If this 'feeder' cable goes to a terminal strip somewhere forward that's safe and secure, it would have to be two terminal strips right? Each fixture would have both their leads going to the respective strips ... I don't get how this would be possible to do with one strip. I understand how to calculate loads and size the wires properly but I cannot wrap my head around how negative wires seem to not always run together with positives.

(for example, a friend told me to write my spreader light and deck light which will be two different circuits, using different positives but the same negative. I don't get it).
Someone posted the difference between a bus bar and a terminal strip. As far as wire colors I am not sure that is international? I bought a boat built in England from a South African. It was a cluster f#ck on wire colors. I had some blue?
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Old 01-05-2016, 16:29   #23
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Re: How do I wire cabin lights in one circuit?

From the OP's posts, I'd strongly suggest that he get someone with a bit of marine electrical experience ( i.e., training) to advise and/or assist. Reading through the above posts describe everything from somewhat correct to just plain stupid.

This is unfortunately not the place to get advice such as you are seeking. It ought to be, but we have too many members all-too-eager to pontificate without the knowledge to back it up. You probably won't set your boat on fire by following (most) of their advice, but then again.... do you want to take that chance?

There are a few of us who could give the correct advice, but why bother? The OP is so confused by the range of answers, he wouldn't know which to choose anyway.

It's sad that this forum has degenerated to this state.
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Old 01-05-2016, 16:58   #24
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Re: How do I wire cabin lights in one circuit?

Quote:
Originally Posted by Sandibar View Post
I'm redoing the lighting on my boat as well. The negatives can go to the nearest negative terminal - all negatives are connected on a normal boat electric system. Not sure if I understand your problem - three wires - but you could just pull a positive wire from a common terminal to each luminaire separately, or if you want to chain wire them, why three wires?
Double wire is good if you bring all negatives back to the electric panel separately (not necessary, afaik).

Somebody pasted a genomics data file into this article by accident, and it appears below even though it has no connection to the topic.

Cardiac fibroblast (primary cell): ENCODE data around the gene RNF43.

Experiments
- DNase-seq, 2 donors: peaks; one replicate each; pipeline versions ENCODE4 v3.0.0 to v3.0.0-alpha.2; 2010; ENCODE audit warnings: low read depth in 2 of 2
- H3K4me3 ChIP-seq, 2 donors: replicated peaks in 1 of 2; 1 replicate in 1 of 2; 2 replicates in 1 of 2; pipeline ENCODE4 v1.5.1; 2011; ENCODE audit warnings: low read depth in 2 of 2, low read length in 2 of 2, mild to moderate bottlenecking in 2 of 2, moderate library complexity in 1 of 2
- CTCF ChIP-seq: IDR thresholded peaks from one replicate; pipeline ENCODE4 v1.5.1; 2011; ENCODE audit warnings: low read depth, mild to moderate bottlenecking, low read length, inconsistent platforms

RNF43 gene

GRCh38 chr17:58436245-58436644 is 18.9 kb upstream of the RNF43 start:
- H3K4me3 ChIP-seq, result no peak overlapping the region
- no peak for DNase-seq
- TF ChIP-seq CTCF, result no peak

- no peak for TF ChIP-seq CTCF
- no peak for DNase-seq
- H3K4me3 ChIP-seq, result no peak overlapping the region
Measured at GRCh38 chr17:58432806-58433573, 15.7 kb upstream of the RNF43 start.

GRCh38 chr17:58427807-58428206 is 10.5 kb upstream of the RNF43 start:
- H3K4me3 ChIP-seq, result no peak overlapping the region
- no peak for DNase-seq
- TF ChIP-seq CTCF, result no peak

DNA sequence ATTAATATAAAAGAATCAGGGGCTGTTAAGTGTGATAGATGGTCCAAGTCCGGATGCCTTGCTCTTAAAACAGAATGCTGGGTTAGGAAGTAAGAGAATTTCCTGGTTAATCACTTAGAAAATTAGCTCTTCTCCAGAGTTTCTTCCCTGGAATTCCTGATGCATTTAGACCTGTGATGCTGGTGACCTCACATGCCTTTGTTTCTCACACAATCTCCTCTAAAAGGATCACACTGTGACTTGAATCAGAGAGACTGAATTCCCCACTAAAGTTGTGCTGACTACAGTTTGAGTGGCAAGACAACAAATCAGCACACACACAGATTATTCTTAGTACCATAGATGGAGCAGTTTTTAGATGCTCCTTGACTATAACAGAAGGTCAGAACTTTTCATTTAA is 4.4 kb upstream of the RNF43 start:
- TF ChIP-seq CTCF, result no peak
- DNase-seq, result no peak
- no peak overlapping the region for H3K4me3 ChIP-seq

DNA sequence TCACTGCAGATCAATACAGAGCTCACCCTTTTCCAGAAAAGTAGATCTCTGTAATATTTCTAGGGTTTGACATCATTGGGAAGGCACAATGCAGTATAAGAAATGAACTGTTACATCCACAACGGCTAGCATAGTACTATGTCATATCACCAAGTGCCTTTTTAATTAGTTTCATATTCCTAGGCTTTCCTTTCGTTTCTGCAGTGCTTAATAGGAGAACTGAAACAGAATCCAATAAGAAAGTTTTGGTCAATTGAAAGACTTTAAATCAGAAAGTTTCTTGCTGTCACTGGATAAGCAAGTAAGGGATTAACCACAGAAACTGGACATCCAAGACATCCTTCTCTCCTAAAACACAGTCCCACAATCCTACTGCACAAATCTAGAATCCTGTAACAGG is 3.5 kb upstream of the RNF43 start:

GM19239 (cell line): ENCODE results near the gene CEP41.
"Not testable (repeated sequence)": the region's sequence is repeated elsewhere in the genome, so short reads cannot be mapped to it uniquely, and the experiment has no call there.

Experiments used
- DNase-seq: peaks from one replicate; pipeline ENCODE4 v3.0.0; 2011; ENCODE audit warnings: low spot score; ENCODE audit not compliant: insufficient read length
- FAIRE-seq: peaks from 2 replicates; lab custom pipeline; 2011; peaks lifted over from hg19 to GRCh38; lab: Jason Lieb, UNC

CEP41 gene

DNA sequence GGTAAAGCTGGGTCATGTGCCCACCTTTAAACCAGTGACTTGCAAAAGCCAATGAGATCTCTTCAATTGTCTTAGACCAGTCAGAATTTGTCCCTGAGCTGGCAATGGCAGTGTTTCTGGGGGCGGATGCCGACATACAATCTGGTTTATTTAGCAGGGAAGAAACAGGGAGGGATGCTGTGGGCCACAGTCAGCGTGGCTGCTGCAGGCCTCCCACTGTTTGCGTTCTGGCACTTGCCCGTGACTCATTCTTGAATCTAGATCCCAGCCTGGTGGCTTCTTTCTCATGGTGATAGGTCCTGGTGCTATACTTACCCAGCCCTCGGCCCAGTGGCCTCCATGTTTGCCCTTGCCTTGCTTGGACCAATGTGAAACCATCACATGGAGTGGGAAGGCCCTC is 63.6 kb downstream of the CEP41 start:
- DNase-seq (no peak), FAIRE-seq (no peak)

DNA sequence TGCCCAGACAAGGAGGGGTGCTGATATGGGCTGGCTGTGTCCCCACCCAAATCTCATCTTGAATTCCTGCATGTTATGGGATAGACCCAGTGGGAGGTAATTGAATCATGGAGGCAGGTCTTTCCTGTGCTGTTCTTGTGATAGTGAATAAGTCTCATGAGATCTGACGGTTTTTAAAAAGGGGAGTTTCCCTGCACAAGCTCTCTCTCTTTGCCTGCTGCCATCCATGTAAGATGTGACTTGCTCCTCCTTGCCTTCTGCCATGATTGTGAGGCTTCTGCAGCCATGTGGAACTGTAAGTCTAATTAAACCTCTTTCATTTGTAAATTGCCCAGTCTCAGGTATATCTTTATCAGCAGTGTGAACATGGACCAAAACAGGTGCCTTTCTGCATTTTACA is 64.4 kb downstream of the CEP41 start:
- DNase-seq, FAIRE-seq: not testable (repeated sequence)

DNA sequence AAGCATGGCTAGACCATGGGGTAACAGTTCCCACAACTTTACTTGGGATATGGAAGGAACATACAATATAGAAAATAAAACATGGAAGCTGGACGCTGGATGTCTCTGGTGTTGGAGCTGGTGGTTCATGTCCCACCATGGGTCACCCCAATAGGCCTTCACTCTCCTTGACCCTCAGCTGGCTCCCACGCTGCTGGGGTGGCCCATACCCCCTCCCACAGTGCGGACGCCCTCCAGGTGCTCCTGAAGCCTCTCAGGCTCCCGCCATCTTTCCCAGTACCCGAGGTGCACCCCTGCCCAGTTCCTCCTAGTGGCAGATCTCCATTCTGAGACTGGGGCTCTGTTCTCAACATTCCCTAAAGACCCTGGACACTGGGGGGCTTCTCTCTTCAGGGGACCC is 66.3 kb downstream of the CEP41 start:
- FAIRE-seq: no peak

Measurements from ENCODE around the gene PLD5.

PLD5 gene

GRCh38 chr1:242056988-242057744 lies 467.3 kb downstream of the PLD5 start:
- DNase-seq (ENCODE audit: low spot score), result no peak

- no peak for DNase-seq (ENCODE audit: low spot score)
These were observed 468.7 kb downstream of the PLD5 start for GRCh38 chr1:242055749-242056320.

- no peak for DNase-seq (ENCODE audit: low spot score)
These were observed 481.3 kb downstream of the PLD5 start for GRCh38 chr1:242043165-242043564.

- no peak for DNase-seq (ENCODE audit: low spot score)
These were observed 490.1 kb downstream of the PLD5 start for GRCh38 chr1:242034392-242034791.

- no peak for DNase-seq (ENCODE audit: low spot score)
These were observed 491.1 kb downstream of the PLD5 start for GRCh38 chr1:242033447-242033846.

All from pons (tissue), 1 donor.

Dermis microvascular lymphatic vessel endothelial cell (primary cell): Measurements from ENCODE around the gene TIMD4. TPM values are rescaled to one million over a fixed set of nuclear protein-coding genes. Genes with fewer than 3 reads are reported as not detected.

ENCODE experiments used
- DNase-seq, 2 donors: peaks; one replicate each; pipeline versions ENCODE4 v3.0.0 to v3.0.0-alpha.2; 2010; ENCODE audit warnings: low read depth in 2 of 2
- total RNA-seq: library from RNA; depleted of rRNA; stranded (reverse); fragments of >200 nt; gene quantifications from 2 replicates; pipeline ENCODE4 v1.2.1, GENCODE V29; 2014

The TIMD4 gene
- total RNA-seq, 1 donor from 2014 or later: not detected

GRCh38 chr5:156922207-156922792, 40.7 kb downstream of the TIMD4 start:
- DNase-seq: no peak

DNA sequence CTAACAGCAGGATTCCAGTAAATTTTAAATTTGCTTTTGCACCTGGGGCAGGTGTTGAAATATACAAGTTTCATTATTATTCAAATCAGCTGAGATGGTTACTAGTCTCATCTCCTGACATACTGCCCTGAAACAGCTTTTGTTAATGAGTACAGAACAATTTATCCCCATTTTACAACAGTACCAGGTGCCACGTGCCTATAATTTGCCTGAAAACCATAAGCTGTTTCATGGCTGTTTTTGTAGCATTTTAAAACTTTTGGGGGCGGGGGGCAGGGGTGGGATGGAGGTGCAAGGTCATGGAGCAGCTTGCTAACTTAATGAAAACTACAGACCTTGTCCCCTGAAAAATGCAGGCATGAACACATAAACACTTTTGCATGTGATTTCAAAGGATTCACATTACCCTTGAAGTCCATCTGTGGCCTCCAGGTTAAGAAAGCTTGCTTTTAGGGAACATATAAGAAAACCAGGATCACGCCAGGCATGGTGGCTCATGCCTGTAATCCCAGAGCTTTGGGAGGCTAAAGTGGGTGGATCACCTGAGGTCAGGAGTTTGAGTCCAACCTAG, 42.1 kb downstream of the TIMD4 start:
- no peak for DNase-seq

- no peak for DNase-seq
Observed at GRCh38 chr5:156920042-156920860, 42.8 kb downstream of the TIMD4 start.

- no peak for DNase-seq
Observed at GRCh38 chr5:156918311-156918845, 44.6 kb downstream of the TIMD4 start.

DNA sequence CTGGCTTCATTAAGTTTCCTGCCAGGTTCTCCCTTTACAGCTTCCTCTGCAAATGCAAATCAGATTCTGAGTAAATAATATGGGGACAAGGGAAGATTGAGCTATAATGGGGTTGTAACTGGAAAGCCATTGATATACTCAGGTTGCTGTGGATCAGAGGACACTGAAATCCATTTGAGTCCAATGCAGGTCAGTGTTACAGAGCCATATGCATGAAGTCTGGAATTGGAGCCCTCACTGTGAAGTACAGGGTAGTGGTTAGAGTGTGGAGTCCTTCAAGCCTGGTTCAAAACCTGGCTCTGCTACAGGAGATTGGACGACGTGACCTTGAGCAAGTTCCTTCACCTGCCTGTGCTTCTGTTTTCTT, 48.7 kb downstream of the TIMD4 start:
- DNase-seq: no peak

My advice is never use the vessels ground to return to the battery. Return all grounds back to the panel. You can connect more than one light per circuit when using LED lights. Also if running many circuits... label the circuits for further reference. Label all circuits that you know! I also make a diagram of the circuits that I know and file them with your documents, or use a ship's main wiring diagram. Over the years you will refer to it... guarantee! I also install wiring in looms. Make it neater and less confusing when looking for certain circuits.
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Old 01-05-2016, 21:14   #25
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Re: How do I wire cabin lights in one circuit?

By all means use two circuits even if you aren't afraid of the dark.
Tinned wire, crimp connectors, heat shrink. Label everything. You always think you will remember where that wire runs but you won't and the next guy certainly won't know. Bundle wires snugly not tight. Wise to leave slack because when you need to swap a dud fixture out and cut off the crimp connector, leads get shorter. How many times have I found two crimp connectors close together because somebody got caught short.
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Old 02-05-2016, 00:43   #26
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Re: How do I wire cabin lights in one circuit?

So what I did was take one of the terminal strips, and use these to turn half of it into a little positive bus, and half to negative :

http://www.amazon.com/Blue-Sea-Syste...N%3DB000K2IL1I
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Old 02-05-2016, 05:52   #27
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Re: How do I wire cabin lights in one circuit?

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Originally Posted by Lake-Effect View Post
A terminal strip is NOT a bus bar.